Sometimes, out of nowhere, I feel… icky. Being the overly analytical person that I am, I don’t usually accept that feeling, but instead try to attribute it to something. “Oh, I’m sick!” I’ll think, feeling relieved. Because “icky” without a source, is bad news. If I’m not careful, I open a vortex of insecurity for myself by questioning what makes me me, in my hunt for the source of the icky. I break myself into pieces and examine them for problems.
I think my structure, the bones of myself or my crunchy outer shell, is made up of the things I do every day and the people I’m with when I do them. Career: I am a writer. Home: I am a wife and mother. Socially: I am a hermit, with a small group of really good friends.
I try to do these things well. I want to do them well. Especially the home things, which are the most important. I try to be a good partner to my wonderful and supportive husband, and a good mother to the adorable small man we made. I am earnest about these things, but I’m also sometimes messy and inconsistent, tired and distracted. Like everything else I do, I am uneven, lots of heart, not that much energy. I round everything off with cookies and coffee.
Inside my crunchy shell, I’m a squishy gel of potential reactions to things. Add some coffee at just the right time, and I am inspiration for a bunch of heartfelt, smart-assy thoughts. Say something mean to me, and I am a puddle of hurt and tears. Say something mean about someone I love, and I am an inferno of outrage.
Apply no outside stimulus, and I am quiet and still.
If I stay that way long enough, my brain provides a stimulus for me – a thin black smoke that settles over parts of me. It solidifies and contracts. As it draws in on itself, it drags and scrapes, and it sounds like scratchy whispers: “You call yourself a mother? A mother wouldn’t feed her child that garbage.” “When you said what you said, you were hurtful, and now everyone knows how horrible you are.” “It’s funny you think you are a good person. Look at all these terrible things you’ve done. Kneel on these stones while I read you the list.”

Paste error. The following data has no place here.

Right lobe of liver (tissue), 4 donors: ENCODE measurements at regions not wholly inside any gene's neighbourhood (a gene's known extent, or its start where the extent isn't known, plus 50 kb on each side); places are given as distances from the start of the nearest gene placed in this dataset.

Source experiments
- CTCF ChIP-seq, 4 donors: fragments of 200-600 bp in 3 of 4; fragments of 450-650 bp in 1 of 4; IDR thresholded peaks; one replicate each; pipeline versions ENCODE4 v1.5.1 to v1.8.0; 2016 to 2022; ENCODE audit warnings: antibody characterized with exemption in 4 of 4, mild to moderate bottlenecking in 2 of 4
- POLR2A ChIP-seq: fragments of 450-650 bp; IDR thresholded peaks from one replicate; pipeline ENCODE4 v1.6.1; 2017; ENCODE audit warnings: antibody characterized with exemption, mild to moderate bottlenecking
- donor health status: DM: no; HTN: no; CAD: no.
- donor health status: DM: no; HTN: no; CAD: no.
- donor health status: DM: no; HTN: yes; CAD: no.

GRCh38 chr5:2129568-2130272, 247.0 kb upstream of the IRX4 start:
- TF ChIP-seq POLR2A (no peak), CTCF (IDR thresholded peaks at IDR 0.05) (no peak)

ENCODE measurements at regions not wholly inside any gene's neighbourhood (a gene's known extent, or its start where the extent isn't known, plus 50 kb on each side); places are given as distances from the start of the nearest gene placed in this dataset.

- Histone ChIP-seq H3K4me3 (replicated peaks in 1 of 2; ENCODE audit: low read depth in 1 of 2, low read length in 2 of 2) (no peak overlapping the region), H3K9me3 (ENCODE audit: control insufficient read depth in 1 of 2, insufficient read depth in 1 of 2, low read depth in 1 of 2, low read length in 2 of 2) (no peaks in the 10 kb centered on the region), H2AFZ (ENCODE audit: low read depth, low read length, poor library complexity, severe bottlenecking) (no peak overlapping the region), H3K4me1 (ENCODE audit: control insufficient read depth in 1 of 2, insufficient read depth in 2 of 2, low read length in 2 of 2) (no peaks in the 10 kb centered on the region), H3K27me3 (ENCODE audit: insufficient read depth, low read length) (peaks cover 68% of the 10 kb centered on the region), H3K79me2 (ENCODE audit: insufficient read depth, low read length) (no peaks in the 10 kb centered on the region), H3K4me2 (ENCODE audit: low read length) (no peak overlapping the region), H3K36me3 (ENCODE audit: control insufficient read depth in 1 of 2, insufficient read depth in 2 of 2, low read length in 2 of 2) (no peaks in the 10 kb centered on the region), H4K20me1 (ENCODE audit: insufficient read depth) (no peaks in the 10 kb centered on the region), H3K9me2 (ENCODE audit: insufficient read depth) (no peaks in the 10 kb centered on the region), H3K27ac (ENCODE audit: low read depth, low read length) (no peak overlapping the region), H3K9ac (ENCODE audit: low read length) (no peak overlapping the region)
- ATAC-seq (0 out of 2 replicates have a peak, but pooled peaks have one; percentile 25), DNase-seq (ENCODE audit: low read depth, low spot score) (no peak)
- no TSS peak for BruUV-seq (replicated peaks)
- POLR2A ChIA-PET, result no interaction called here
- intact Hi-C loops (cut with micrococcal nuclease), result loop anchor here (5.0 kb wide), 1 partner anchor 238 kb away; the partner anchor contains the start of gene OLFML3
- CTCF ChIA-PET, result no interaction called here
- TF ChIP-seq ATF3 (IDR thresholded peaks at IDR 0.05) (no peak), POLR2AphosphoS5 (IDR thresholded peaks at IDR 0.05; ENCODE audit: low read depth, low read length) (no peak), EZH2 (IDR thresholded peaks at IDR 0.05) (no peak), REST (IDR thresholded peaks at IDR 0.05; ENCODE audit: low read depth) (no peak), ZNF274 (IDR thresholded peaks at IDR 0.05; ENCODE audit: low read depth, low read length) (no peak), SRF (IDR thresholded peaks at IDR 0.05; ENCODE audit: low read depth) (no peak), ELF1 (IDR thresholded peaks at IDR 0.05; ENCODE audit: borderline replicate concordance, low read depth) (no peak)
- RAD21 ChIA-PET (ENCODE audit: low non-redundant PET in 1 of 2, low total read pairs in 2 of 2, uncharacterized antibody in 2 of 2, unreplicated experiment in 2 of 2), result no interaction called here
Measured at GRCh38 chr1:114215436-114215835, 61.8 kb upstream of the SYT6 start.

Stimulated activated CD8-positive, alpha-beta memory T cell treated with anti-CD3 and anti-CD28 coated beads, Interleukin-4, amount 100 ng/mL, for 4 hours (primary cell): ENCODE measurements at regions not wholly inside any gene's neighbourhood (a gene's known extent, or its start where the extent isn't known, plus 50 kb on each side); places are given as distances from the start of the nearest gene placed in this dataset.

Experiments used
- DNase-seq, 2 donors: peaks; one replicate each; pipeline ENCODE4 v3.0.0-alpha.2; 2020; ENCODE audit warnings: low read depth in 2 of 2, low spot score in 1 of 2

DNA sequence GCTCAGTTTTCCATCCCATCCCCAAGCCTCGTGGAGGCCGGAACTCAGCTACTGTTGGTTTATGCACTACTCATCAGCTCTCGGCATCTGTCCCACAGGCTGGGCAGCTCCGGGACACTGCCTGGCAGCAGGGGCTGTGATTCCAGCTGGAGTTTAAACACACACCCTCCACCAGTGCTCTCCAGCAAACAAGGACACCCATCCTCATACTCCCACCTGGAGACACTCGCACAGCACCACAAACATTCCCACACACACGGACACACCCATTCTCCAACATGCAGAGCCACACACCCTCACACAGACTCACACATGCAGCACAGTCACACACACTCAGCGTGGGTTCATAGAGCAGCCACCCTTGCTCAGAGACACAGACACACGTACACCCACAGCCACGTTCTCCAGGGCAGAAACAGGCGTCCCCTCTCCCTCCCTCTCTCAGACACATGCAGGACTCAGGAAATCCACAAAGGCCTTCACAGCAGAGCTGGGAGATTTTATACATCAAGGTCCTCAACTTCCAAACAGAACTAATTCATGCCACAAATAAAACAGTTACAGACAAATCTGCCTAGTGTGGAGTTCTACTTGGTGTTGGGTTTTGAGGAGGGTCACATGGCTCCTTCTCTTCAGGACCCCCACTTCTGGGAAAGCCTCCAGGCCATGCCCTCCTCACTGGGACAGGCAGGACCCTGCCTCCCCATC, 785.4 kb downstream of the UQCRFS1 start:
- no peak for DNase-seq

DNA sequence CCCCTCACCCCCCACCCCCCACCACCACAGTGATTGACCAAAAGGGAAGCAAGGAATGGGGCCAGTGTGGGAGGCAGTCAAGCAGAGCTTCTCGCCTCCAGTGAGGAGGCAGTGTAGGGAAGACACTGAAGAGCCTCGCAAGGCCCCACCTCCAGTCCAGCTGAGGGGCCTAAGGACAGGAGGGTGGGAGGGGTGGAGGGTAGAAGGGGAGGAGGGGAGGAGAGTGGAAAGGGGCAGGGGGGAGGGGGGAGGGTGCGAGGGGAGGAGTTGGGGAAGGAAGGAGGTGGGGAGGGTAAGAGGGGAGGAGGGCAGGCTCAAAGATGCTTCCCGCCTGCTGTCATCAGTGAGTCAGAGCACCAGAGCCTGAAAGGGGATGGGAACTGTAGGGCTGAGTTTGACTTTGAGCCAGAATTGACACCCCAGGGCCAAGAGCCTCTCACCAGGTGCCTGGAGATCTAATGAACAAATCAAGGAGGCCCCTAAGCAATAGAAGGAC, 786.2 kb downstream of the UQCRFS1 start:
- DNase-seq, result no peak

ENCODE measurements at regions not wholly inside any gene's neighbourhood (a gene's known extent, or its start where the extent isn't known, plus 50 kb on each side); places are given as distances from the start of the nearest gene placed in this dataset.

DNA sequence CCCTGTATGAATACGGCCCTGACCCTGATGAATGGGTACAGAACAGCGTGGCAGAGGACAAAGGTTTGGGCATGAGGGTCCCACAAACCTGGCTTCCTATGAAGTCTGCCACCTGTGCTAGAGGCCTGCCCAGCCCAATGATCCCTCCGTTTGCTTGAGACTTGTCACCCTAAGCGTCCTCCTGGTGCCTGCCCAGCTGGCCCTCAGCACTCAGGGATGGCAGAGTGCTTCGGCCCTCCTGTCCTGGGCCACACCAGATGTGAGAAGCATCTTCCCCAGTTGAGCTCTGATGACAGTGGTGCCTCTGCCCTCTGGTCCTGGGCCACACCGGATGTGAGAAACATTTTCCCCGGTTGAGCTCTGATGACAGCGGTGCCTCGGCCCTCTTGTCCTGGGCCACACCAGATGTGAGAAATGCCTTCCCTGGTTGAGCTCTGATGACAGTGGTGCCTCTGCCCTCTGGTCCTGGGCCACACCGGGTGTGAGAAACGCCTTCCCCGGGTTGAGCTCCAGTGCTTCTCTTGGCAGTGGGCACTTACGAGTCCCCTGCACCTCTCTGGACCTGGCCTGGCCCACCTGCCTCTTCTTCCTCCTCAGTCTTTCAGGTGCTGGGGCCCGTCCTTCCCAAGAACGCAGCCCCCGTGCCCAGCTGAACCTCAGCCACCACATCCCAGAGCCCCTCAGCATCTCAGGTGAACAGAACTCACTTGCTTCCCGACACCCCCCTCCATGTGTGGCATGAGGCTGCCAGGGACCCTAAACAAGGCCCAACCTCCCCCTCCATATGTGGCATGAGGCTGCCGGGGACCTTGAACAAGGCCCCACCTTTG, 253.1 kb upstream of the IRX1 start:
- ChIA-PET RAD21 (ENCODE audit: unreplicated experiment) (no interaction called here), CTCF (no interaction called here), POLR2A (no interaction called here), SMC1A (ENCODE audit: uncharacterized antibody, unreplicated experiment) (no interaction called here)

I know, I say. I should do better. I should be better.
Sometimes, I jump up and push my way through it, and it dissipates. I can look back and see its shadow reaching for me, disappointed and waiting. Sometimes I stand and lean forward and pull it with me. Over time and with effort, I peel it away. And sometimes it holds me in place, contracting and whispering. It gets under my skin and displaces my structure, and I am none of those things I thought I was before. Instead, I am what it says I am, until it feels like I’m nothing.
I am fortunate. The black mist hasn’t won for a really long time. It used to be constant, a relentless blanket of darkness, thickest around my heart and lungs. But it withdrew. I don’t know why. I don’t know how, so I am vigilant, and I don’t underestimate it. I look around and realize I wasn’t alone, even though I felt that way, and I memorize the people nearby so I can find them through the mist. I say sweeter things to myself the rest of the time, and I let myself rest, and I try to cut myself some slack. When I can’t, I know it’s time to jump up and try to outrun it, like I had to today.
I know what it looks like, and if I see it settling on you, I’ll say something. I know I can’t fix it. I’ll just try to remind you that the whisper is lying, and you aren’t alone. I know from the other side of it, you’ll do the same for me. The mist is humbling and an equalizer.